From concept to creation it has taken Acres Land Trust, Little River Wetlands Project and the Historic Forks of the Wabash over a year and a half to complete their project.

On Saturday afternoon a large crowd filled the pavilion at the Historic Forks of the Wabash for the dedication of the Little River Landing Nature Preserve, which sits adjacent to the Forks of the Wabash.

Jack Sell president of the Forks of the Wabash welcomed everyone to the dedication and explained the new programming at the forks.

“Currently we are in the process of adding fourth-grade tours in addition to our other programming,” Sell said. “Right now we have 4,000 to 5,000 students come through the building each year.”

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After introductions Sell handed the presentation over to Sean Nolan the executive director of LRWP.

“A little over a year and a half ago we got a call from the Forks of the Wabash looking to sell some property and they asked if we would be interested,” Nolan said. “When we found out the property was at the edge of our target area we told them we were very interested. We then called Acres and asked them if they were interested in the land as well and they were.”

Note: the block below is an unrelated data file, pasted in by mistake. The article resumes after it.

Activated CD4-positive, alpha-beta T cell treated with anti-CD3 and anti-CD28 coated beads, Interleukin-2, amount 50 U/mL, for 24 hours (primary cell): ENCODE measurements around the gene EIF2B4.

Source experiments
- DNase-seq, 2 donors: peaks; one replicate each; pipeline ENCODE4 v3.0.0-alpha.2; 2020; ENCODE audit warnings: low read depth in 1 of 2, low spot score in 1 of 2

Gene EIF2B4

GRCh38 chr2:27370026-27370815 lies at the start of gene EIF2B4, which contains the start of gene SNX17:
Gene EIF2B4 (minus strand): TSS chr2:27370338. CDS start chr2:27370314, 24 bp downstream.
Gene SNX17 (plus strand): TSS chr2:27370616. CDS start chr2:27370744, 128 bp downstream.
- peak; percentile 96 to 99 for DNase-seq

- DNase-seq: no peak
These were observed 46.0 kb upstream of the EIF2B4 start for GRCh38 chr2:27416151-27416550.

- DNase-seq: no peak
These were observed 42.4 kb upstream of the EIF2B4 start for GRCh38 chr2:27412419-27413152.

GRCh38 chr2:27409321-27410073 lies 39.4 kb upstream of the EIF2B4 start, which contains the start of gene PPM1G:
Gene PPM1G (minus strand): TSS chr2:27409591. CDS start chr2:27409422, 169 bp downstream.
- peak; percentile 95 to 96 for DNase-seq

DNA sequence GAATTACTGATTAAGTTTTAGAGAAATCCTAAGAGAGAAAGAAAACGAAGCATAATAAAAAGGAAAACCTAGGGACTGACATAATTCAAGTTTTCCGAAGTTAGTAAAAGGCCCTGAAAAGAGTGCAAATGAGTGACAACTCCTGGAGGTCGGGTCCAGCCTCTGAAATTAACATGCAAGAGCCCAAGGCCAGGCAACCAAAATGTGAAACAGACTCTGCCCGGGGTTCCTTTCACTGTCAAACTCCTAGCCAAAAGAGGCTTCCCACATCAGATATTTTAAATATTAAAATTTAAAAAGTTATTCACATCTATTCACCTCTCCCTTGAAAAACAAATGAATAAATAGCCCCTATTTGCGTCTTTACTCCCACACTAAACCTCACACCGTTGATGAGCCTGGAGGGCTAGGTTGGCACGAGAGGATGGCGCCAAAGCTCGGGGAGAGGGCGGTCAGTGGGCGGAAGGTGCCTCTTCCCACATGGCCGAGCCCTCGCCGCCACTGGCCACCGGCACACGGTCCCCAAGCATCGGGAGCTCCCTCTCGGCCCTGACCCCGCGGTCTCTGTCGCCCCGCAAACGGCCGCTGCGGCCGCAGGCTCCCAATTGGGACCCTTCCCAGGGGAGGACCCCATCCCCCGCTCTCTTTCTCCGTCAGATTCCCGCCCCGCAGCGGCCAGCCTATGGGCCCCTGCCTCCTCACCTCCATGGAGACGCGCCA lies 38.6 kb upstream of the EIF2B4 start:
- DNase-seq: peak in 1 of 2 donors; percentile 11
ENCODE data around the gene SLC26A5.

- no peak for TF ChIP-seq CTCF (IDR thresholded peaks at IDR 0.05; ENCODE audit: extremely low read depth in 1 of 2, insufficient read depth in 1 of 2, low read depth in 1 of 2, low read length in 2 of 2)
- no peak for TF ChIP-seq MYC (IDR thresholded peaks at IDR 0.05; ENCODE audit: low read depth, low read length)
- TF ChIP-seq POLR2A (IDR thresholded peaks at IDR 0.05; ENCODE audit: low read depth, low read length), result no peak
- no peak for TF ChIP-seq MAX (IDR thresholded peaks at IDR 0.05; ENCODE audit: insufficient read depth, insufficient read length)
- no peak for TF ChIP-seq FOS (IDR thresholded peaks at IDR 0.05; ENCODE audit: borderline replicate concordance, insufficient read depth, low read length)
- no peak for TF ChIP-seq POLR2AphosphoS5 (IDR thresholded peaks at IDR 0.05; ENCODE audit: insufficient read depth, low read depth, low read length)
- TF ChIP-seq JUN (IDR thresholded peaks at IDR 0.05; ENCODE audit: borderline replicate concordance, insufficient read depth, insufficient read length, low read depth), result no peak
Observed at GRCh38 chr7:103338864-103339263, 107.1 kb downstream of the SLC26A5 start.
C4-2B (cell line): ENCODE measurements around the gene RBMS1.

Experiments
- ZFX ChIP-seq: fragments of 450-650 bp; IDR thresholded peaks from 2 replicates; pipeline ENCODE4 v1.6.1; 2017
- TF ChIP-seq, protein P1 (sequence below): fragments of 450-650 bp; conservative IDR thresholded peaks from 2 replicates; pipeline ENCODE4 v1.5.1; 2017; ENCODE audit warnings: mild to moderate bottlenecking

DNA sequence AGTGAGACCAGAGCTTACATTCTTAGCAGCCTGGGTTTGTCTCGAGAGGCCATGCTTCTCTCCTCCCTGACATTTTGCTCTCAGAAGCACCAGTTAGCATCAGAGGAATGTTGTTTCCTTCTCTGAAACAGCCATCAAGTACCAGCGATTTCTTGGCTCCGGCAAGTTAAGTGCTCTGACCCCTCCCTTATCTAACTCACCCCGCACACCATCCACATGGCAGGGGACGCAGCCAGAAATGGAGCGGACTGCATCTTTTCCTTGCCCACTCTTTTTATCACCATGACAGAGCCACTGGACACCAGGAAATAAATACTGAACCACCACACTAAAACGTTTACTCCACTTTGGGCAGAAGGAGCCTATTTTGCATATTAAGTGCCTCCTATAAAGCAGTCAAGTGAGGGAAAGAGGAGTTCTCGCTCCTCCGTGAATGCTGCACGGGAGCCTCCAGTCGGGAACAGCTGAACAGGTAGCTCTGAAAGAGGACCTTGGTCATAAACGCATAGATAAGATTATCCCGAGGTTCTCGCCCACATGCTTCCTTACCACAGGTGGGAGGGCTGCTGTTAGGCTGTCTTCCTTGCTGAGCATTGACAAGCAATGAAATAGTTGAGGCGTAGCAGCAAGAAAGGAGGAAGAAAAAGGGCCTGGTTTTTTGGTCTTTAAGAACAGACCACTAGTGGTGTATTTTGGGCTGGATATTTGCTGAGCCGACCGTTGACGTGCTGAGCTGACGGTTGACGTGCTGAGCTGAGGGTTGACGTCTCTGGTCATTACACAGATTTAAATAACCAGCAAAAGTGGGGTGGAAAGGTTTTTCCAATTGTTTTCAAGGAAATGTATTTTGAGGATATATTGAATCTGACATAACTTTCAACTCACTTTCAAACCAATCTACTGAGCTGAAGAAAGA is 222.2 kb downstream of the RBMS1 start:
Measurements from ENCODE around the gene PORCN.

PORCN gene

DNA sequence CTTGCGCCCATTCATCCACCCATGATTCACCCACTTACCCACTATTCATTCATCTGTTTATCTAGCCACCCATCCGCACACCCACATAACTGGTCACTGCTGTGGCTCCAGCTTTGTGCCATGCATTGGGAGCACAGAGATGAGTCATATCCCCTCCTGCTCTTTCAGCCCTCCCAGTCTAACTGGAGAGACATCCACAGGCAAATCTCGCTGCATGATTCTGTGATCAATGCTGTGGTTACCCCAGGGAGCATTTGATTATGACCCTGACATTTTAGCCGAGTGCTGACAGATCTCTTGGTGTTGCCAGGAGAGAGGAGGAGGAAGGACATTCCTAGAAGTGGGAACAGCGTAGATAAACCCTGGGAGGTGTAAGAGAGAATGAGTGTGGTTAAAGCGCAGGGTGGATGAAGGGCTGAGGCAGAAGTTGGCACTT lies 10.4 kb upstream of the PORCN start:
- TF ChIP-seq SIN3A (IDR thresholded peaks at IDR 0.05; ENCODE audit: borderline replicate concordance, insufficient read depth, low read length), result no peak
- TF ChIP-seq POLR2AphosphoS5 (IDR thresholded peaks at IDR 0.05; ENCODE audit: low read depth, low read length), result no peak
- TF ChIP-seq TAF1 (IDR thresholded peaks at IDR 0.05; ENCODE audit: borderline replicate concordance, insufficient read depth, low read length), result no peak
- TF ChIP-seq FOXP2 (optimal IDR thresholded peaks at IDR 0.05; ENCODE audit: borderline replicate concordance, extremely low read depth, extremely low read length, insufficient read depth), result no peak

The Forks of the Wabash was looking for a way to make some cash in order to finish the addition to their building in order to increase the amount of programming they could offer. They needed roughly $50,000.

Nolan then made another call, this one to the Wabash River Heritage Corridor Commission, a group of 19 representatives from the 19 counties which the Wabash flows through.

“I called Robert Fettinger at the commission and asked them if they were interested and once they saw the significance of the plot of land we were looking at they agreed to put some money up as well.”

Nolan’s partner Jason Kissel told his side of the story before continuing on with the ceremony.

“This is a great story about three non profits coming together to save a property,” Kissel said. “When Acres and LRWP come together you can guarantee the property will be there 50 years from now. The experience that the community will have here is now heightened, because of the addition of the preserve.”

Kissel went on to explain why the property is historically significant and important to LRWP and Acres.

“This property at the confluence of the forks of the Wabash tells a story about people and land,” he said.

This is the third property for Acres in Huntington County, but the first for LRWP. Fettinger from the Heritage Corridor Commission was on hand and ready to make an important presentation before Acres, LRWP, the Forks of the Wabash and those in attendance.
© 2019 The Herald-Press